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Insulin

Also indexed as: Animal-Source Insulin: Iletin, Human Analog Insulin: Humanlog, Human Insulin (Humulin, Novolin), NovoRapid, Oralin

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Insulin is a natural protein made by the pancreas that helps the body use sugar. Insulin is injected by all people with type 1 (insulin-dependent) diabetes mellitus and by some people with type 2 (non-insulin-dependent) diabetes mellitus to help control blood sugar levels.

Any substance (dietary, supplemental, herbal, and others) that affects blood sugar levels will directly or indirectly affect the amount of insulin required by a person with diabetes. For example, consumption of a high-fiber diet and/or supplementation with nutrients such as chromium, biotin, vitamin E, or herbs such as Gymnema sylvestre will often improve blood sugar control in diabetics. In such cases, the amount of insulin may need to be reduced in order to avoid a hypoglycemic reaction. Anyone taking insulin should consult the prescribing physician before making dietary changes or taking nutrients or herbs that are designed to lower blood sugar levels.

Summary of Interactions with Vitamins, Herbs, and Foods
In some cases, an herb or supplement may appear in more than one category, which may seem contradictory. For clarification, read the full article for details about the summarized interactions.

Beneficial May Be Beneficial: Depletion or interference—The medication may deplete or interfere with the absorption or function of the nutrient. Taking these nutrients may help replenish them.

DHEA

Beneficial May Be Beneficial: Supportive interaction—Taking these supplements may support or otherwise help your medication work better.

Biotin

Fenugreek

Vitamin E

Avoid Avoid: Adverse interaction—Avoid these supplements when taking this medication because taking them together may cause undesirable or dangerous results.

Tobacco

Check Check: Other—Before taking any of these supplements or eating any of these foods with your medication, read this article in full for details.

Chromium

Gymnema sylvestre*

Side effect reduction/prevention

None known

Reduced drug absorption/bioavailability

None known

An asterisk (*) next to an item in the summary indicates that the interaction is supported only by weak, fragmentary, and/or contradictory scientific evidence.

Interactions with Dietary Supplements

Chromium
Chromium supplements have been shown to improve blood sugar control in people with diabetes.1 Consequently, supplementing with chromium could reduce blood sugar levels in people with taking insulin, potentially resulting in abnormally low blood sugar levels (hypoglycemia). While chromium supplementation may be beneficial for people with diabetes, its use in combination with insulin or with any other blood sugar-lowering medication should be supervised by a doctor.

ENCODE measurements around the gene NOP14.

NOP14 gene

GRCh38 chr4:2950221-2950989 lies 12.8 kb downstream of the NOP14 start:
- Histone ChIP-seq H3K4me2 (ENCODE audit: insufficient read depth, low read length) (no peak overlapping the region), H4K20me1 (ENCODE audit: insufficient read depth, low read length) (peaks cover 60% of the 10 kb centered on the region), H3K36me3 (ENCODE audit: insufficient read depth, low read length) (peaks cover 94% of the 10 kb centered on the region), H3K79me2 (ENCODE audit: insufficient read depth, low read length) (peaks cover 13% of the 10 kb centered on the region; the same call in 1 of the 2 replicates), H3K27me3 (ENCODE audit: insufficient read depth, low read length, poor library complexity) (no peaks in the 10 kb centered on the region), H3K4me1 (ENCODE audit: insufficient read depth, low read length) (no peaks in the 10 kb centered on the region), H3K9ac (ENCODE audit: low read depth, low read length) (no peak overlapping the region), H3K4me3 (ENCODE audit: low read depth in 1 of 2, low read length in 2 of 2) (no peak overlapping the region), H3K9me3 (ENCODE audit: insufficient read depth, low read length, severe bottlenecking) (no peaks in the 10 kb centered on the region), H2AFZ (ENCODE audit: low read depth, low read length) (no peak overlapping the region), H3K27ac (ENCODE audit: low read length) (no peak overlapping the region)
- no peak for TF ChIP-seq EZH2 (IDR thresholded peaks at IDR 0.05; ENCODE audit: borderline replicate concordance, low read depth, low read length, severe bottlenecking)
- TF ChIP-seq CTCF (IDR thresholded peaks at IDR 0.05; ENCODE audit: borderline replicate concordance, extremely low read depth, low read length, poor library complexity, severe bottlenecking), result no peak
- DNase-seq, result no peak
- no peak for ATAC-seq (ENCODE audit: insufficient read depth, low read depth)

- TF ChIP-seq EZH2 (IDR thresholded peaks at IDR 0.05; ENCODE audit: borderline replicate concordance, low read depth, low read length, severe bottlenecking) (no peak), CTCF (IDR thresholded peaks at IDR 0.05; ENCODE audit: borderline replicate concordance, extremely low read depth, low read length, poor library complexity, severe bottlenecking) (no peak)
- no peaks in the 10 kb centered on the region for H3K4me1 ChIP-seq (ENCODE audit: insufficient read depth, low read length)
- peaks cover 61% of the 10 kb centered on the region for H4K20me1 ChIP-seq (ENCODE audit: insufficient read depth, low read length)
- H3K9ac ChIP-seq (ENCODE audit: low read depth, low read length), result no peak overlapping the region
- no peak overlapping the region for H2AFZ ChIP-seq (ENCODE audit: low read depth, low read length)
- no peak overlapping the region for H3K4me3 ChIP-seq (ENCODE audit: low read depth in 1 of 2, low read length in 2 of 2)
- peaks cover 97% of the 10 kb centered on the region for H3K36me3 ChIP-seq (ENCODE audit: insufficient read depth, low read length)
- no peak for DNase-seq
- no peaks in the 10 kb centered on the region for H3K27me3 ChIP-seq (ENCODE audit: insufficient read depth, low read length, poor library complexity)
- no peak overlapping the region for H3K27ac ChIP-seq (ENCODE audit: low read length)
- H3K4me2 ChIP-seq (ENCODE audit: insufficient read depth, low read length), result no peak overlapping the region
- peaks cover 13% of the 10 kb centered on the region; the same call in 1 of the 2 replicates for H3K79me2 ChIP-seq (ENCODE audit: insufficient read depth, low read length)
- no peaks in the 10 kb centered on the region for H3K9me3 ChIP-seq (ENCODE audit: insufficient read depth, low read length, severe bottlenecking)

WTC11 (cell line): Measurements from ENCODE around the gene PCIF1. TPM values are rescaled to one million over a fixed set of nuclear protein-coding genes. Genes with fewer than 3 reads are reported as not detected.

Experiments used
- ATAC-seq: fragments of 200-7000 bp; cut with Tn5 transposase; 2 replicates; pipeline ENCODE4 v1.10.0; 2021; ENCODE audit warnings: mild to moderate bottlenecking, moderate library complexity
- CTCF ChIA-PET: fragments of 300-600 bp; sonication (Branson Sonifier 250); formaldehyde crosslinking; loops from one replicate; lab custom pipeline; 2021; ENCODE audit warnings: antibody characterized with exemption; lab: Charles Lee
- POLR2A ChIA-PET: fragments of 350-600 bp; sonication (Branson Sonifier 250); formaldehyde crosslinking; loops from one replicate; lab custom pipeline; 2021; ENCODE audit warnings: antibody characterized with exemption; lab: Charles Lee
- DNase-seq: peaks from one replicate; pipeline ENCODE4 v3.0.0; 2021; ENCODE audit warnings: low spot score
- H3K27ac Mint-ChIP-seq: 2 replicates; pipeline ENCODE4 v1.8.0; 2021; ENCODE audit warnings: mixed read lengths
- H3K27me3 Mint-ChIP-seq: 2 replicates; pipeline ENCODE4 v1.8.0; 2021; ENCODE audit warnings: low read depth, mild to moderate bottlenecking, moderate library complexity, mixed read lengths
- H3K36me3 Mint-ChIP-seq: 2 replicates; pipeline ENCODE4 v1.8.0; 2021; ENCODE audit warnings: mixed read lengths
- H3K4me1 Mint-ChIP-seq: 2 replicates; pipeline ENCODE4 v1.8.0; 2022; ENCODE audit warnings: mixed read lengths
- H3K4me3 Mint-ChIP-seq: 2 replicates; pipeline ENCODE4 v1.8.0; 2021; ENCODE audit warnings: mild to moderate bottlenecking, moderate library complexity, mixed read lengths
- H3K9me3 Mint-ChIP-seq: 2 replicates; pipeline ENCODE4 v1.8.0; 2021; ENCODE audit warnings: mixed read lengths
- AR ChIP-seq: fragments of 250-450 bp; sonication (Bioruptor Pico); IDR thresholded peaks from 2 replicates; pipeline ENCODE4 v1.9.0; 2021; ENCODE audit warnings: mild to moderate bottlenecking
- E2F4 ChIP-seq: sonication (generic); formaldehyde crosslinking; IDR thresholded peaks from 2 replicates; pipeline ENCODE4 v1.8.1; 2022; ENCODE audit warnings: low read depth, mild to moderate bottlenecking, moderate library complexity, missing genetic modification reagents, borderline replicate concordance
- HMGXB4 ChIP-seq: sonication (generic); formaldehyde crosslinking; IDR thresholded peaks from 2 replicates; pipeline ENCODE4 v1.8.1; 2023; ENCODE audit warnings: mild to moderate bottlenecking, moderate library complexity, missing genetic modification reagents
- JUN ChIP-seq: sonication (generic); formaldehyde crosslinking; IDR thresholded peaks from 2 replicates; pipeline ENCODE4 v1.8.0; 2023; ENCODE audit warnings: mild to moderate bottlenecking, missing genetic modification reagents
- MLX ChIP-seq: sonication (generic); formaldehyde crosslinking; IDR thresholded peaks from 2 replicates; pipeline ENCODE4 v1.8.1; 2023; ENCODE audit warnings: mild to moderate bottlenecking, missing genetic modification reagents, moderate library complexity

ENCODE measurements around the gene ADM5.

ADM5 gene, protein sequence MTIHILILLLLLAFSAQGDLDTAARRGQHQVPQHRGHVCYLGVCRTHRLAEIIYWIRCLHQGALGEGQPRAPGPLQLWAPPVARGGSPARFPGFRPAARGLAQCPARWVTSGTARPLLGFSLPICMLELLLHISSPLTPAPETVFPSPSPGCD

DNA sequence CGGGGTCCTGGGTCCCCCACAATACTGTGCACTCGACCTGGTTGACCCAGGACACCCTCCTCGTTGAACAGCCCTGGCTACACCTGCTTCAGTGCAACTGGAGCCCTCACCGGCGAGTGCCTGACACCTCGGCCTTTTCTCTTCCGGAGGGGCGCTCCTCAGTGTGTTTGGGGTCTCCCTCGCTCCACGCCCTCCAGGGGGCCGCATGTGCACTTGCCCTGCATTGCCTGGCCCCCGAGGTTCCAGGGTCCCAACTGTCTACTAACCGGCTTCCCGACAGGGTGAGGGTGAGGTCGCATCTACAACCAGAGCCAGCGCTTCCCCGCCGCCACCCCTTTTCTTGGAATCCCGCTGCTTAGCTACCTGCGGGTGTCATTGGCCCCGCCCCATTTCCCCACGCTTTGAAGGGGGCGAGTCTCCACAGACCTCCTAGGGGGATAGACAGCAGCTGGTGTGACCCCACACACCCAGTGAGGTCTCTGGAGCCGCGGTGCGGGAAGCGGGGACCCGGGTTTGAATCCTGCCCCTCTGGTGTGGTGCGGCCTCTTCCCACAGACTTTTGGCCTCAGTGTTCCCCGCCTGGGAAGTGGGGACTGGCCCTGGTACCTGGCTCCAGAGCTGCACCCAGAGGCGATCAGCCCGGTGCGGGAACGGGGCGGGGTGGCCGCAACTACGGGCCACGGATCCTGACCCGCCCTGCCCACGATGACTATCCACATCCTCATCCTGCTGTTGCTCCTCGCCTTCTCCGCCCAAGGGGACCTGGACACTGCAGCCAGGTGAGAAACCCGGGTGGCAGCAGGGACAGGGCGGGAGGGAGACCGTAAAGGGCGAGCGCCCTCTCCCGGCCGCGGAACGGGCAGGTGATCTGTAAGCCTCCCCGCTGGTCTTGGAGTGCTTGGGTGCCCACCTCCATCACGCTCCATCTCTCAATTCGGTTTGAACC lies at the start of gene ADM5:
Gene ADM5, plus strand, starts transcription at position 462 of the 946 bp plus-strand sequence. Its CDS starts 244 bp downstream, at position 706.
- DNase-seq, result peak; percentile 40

Dehydroepiandrosterone (DHEA)
Insulin has been shown to decrease the levels of DHEA and DHEA-sulfate in the blood.2 More research is needed to determine the significance of this finding.

Interactions with Herbs

Fenugreek (Trigonella foenum-graecum)
In a controlled study of patients with type 1 diabetes, fenugreek (100 grams per day for ten days) was reported to reduce blood sugar, urinary sugar excretion, serum cholesterol, and triglycerides, with no change in insulin levels.3 In a controlled study of people with type 2 diabetes, fenugreek (25 grams per day for 24 weeks) was reported to significantly reduce blood glucose levels.4 People using insulin should talk with their prescribing doctor before incorporating large amounts of fenugreek into their diet.

Gymnema sylvestre
Although no interactions have been reported, gymnema may decrease the required daily dose of insulin.5 Therefore, people currently using insulin for the treatment of diabetes should discuss the use of this herb with their healthcare professional.

Interactions with Foods and Other Compound

Food
Diet is an important factor in effective diabetes prevention and treatment. People using insulin should monitor their blood sugar carefully and talk with their doctor about the role of diet in diabetes control.

Alcohol
Alcohol may increase the action of insulin, leading to hypoglycemia (low blood sugar).6 People using insulin should avoid alcohol.

Tobacco (Nicotiana species)
Smoking may decrease insulin activity,7 and it compounds the health problems associated with diabetes. People using insulin are cautioned to avoid smoking.

References:

1. Anderson RA, Cheng N, Bryden NA, Polansky MM, Cheng N, Chi J, et al. Elevated intakes of supplemental chromium improve glucose and insulin variables in individuals with type 2 diabetes. Diabetes 1997;46:1786–91.

2. Lavallee B, Provost PR, Kahwash Z, et al. Effect of insulin on serum levels of dehydroepiandrosterone metabolites in men. Clin Endocrinol 1997;46:93–100.

3. Sharma RD, Raghuram TC, Sudhakar Rao N. Effect of fenugreek seeds on blood glucose and serum lipids in type 1 diabetes. Eur J Clin Nutr 1990;44:301–6.

4. Sharma RD, Sakar A, Hazra DK, et al. Use of fenugreek seed powder in the management of non-insulin dependent diabetes mellitus. Nutr Res 1996;16:1131–9.

5. Shanmugasundaram ER, Rajeswari G, Baskaran K, et al. Use of Gymnema sylvestre leaf extract in the control of blood glucose in insulin-dependent diabetes mellitus. J Ethnopharmacol 1990;30:281–94.

6. Threlkeld DS, ed. Hormones, Antidiabetic Agents, Insulin. In Facts and Comparisons Drug Information. St. Louis, MO: Facts and Comparisons, Oct 1997, 129f–9j.

7. Threlkeld DS, ed. Hormones, Antidiabetic Agents, Insulin. In Facts and Comparisons Drug Information. St. Louis, MO: Facts and Comparisons, Oct 1997, 129f–9j.

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